Business Coaching Blog
Is your business innovative?
Tuesday, April 15th, 2014
Innovation becomes more difficult as organisations get bigger. Resistance to change can come from vested interests, ingrained management habits, investment controls, risk aversion and the short-termism of shareholders. Many smaller businesses by definition have risk-takers like you at the helm and so should be more innovative – but often lack the resources or skills to innovate successfully. How can you overcome this and achieve innovation on a small business?
1. Communicate a clear vision. While not all innovations can or should have direct customer impact, all innovation should be contributing towards your commercial goals, ideally in a measurable way. To make this happen, you and your staff need to be aware of what those goals are and how they are measured – so publish and communicate your strategy and objectives.
2. Look outside your industry. What seems innovative in one industry can be standard practice in others so look outside your industry for translatable ideas that your business can adopt.
3. Accept that not everyone is an innovator but expect everyone to be involved in innovation. Even innovative businesses have a low percentage of innovative staff. If everyone were to spend all their time innovating then it would be pretty chaotic. Uncontrolled innovation would be inadvisable when, say, running the payroll or doing server backups. However, the aim should be to make innovation part of the way the business operates, rather than a separate exercise or discipline.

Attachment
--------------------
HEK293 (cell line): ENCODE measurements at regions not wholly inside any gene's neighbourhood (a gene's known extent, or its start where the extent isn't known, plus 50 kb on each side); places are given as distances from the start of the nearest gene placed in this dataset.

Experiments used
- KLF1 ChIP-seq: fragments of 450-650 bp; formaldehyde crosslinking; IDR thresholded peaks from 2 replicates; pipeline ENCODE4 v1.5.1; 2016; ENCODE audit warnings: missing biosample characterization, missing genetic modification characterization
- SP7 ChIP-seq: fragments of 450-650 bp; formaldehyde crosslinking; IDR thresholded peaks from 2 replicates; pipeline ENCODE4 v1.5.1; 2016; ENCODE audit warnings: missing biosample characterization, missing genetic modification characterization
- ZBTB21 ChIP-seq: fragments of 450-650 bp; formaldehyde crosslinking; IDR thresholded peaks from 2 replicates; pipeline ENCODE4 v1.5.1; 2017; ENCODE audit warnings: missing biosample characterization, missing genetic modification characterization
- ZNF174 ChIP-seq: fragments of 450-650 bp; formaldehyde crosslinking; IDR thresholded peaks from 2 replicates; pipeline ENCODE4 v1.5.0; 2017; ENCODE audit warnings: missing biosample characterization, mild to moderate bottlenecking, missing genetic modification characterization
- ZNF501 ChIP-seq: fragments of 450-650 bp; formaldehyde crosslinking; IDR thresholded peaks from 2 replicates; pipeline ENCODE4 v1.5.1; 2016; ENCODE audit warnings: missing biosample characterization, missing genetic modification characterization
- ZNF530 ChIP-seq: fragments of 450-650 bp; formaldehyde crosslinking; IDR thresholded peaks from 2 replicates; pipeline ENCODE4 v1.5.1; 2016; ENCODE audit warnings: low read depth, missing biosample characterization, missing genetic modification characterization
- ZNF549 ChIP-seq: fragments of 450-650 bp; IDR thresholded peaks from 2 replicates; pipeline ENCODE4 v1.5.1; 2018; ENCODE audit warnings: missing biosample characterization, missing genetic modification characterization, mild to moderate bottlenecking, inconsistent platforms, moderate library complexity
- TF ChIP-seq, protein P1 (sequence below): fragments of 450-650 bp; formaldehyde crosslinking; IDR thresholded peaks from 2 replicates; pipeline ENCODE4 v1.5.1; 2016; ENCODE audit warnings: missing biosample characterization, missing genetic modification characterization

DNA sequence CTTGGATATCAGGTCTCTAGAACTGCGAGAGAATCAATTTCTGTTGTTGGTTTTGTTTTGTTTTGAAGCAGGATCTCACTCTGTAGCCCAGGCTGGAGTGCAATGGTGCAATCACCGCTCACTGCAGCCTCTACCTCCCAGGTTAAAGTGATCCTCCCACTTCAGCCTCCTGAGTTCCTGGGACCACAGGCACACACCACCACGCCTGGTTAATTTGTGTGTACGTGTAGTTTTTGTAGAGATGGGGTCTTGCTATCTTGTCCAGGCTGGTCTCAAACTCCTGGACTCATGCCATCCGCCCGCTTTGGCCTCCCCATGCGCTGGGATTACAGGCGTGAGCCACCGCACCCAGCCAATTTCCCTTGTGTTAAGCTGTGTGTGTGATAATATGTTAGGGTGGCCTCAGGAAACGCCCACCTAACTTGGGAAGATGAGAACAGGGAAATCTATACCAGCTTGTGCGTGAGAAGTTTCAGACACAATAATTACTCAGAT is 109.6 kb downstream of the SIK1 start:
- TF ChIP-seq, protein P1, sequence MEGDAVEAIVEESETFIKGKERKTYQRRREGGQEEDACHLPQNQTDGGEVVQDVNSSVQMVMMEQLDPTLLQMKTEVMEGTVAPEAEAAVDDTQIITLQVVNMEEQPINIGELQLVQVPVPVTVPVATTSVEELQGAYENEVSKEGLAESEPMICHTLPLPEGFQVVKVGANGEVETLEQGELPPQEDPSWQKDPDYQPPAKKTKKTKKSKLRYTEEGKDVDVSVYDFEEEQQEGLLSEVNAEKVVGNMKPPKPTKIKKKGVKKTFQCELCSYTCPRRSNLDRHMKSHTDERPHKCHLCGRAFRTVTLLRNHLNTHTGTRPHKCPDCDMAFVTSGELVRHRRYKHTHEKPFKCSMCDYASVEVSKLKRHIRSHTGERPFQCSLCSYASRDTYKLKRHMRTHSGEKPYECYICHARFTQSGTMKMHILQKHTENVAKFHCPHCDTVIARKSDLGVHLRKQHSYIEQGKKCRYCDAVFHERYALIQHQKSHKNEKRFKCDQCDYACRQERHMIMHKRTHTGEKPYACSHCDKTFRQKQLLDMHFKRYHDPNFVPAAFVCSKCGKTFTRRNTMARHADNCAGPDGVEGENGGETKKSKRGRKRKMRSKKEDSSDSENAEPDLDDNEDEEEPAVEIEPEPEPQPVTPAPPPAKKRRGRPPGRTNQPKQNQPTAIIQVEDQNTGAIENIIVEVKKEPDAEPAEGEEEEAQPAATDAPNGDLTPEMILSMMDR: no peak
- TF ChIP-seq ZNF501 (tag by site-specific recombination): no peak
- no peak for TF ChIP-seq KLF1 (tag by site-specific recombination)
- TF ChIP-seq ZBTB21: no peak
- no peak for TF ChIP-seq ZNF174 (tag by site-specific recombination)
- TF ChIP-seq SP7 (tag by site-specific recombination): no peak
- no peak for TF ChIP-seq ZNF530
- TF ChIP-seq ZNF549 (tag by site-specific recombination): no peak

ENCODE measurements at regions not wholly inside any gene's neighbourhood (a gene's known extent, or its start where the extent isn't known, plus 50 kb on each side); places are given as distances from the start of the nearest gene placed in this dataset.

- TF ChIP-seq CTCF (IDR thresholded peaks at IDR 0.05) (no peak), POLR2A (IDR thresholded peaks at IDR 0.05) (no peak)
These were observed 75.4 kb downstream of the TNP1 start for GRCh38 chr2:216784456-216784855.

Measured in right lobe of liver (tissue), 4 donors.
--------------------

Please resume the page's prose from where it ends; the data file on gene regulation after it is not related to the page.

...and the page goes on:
4. Provide the conditions for innovation to take place. Innovation requires certain conditions in order to flourish: A supportive, non-blame culture that accepts that new ideas won’t always work, leadership with vision and a clear goal, some tools and process, and external advice or stimulation. It also often needs a crisis to give it impetus (so if you don’t have one, create one).
5. Practice. Getting good at innovation, like all skills, requires practice and learning through mistakes.